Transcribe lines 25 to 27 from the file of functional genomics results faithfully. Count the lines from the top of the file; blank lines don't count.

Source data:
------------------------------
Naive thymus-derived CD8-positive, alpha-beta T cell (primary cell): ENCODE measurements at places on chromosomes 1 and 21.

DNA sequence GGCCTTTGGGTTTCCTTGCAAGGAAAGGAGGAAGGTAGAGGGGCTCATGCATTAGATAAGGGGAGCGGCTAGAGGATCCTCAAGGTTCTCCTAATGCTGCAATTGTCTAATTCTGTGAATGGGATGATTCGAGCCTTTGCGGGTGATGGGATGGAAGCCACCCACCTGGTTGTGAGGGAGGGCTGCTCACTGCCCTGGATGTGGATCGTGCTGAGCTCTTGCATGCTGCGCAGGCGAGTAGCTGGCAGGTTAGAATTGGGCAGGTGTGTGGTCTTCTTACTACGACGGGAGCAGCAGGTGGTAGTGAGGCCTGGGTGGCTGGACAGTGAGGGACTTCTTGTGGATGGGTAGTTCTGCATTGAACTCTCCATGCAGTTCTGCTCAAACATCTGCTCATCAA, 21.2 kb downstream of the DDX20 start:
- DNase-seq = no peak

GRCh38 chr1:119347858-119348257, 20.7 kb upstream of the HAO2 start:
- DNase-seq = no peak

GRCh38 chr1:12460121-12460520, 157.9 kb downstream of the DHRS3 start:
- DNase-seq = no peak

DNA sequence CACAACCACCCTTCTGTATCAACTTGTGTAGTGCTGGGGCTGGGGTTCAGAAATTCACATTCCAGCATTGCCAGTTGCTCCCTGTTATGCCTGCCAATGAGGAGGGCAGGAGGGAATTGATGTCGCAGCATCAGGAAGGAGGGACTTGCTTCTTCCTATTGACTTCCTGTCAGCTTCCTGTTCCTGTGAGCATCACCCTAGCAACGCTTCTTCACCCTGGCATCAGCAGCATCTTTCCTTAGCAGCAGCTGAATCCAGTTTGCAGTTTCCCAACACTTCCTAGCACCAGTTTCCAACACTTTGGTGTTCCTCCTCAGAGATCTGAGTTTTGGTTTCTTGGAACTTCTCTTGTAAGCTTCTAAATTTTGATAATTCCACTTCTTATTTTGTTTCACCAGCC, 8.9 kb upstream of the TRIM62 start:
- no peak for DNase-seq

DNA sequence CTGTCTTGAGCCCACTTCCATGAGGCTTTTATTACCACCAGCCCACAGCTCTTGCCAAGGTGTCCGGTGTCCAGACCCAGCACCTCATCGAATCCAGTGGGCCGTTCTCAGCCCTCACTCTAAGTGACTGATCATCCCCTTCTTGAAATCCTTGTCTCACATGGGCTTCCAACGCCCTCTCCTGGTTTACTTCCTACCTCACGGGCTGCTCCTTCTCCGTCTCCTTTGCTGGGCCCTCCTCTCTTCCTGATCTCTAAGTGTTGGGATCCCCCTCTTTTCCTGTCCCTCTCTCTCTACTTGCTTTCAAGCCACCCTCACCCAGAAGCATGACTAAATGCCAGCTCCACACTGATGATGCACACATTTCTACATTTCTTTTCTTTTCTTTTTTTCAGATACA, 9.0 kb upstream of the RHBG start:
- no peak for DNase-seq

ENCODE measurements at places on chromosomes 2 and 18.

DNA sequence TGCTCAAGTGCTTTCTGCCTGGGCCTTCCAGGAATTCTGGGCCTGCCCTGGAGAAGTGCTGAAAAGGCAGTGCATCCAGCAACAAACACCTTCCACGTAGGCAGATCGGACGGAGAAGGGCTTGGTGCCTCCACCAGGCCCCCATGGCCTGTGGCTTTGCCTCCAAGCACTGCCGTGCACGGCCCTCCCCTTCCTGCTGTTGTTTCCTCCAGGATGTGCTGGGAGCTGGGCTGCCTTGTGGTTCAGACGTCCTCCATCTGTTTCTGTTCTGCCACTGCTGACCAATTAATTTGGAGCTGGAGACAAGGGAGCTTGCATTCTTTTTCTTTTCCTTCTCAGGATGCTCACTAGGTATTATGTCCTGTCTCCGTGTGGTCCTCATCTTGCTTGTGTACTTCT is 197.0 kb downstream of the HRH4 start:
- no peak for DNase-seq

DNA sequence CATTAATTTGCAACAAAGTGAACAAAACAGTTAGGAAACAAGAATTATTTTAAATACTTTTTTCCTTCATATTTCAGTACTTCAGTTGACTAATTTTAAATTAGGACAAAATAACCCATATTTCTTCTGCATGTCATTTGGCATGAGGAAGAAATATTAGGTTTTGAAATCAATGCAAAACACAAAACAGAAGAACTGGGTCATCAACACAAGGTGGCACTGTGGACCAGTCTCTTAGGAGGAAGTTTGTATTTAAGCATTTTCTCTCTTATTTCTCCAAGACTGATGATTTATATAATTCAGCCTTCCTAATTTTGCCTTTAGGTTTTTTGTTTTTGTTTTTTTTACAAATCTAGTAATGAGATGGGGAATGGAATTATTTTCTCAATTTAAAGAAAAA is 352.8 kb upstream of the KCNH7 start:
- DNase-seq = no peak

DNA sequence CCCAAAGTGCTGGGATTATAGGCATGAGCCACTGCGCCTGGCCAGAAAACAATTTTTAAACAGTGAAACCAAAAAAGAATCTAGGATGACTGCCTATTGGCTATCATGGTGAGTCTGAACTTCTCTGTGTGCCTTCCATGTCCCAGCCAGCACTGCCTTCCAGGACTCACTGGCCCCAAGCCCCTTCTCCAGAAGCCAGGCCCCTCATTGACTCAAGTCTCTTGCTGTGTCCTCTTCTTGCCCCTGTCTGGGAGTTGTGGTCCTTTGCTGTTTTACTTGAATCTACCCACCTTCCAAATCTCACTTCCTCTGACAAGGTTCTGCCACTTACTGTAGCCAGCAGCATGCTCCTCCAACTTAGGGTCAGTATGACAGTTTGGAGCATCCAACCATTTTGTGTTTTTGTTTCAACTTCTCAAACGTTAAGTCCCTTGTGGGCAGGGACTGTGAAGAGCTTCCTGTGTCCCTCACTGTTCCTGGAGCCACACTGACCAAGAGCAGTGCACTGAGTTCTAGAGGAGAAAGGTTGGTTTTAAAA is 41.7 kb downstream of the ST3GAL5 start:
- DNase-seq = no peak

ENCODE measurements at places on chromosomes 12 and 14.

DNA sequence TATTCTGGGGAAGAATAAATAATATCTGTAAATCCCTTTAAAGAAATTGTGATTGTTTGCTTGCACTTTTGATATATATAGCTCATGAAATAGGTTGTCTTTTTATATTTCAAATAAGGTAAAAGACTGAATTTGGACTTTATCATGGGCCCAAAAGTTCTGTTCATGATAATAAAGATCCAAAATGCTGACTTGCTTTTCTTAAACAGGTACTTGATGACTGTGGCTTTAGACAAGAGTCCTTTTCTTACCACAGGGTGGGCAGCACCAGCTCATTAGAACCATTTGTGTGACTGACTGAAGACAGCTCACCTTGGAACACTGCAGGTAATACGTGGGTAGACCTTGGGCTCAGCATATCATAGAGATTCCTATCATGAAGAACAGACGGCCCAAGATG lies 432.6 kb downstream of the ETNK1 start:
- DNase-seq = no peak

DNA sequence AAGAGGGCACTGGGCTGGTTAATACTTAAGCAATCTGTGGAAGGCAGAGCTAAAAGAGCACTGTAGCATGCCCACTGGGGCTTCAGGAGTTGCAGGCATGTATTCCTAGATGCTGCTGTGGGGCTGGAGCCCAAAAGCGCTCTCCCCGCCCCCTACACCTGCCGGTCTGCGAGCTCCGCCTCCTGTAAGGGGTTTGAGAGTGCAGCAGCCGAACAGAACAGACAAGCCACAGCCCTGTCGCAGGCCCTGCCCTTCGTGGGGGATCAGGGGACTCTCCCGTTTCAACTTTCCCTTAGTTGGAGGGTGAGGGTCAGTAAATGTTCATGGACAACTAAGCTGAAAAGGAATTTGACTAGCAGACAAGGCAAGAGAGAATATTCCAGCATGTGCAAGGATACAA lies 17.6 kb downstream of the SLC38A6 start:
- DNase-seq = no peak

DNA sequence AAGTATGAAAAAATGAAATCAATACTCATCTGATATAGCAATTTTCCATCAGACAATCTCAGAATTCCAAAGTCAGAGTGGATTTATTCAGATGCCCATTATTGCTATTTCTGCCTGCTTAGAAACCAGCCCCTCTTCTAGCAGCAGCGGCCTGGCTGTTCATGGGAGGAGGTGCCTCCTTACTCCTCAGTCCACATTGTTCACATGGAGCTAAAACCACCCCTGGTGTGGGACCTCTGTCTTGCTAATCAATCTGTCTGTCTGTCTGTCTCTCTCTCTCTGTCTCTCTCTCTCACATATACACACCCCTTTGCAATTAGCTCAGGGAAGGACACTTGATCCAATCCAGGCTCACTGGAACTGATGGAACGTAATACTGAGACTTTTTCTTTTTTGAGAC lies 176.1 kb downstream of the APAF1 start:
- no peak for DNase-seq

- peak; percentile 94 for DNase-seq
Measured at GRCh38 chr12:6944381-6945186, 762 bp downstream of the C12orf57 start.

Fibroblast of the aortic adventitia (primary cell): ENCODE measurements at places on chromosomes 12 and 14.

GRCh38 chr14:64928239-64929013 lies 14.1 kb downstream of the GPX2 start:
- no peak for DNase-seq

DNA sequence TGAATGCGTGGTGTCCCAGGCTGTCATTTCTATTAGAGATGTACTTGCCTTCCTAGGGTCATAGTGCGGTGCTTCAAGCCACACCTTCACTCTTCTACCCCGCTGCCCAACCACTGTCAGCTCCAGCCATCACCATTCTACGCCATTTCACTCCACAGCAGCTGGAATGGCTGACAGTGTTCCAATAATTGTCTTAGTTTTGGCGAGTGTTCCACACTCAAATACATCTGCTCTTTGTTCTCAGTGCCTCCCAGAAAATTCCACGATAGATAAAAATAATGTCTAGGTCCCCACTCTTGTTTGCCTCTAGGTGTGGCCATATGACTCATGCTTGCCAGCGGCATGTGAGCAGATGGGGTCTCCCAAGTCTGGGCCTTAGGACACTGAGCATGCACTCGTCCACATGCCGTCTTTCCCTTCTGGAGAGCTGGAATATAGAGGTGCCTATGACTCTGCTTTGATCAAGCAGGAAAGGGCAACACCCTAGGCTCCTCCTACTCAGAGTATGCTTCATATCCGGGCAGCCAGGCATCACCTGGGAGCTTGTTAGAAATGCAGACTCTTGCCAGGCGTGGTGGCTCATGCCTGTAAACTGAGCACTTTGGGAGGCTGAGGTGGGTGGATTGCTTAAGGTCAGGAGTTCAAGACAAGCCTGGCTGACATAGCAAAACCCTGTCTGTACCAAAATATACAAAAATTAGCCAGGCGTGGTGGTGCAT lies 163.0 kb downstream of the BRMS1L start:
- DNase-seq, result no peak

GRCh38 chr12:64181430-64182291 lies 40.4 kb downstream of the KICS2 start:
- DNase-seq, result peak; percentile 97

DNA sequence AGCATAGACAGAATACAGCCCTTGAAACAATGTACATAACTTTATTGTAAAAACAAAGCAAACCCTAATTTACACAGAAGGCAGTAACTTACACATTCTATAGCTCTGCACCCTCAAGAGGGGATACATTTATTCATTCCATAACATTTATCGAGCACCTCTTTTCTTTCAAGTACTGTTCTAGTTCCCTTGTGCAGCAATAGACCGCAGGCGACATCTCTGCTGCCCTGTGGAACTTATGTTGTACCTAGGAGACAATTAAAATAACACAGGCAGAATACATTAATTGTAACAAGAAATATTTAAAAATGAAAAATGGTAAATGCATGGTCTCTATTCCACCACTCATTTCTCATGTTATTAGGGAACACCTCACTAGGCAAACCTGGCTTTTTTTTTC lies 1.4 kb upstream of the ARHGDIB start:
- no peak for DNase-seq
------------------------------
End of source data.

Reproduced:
- no peak for DNase-seq

- peak; percentile 94 for DNase-seq
Measured at GRCh38 chr12:6944381-6945186, 762 bp downstream of the C12orf57 start.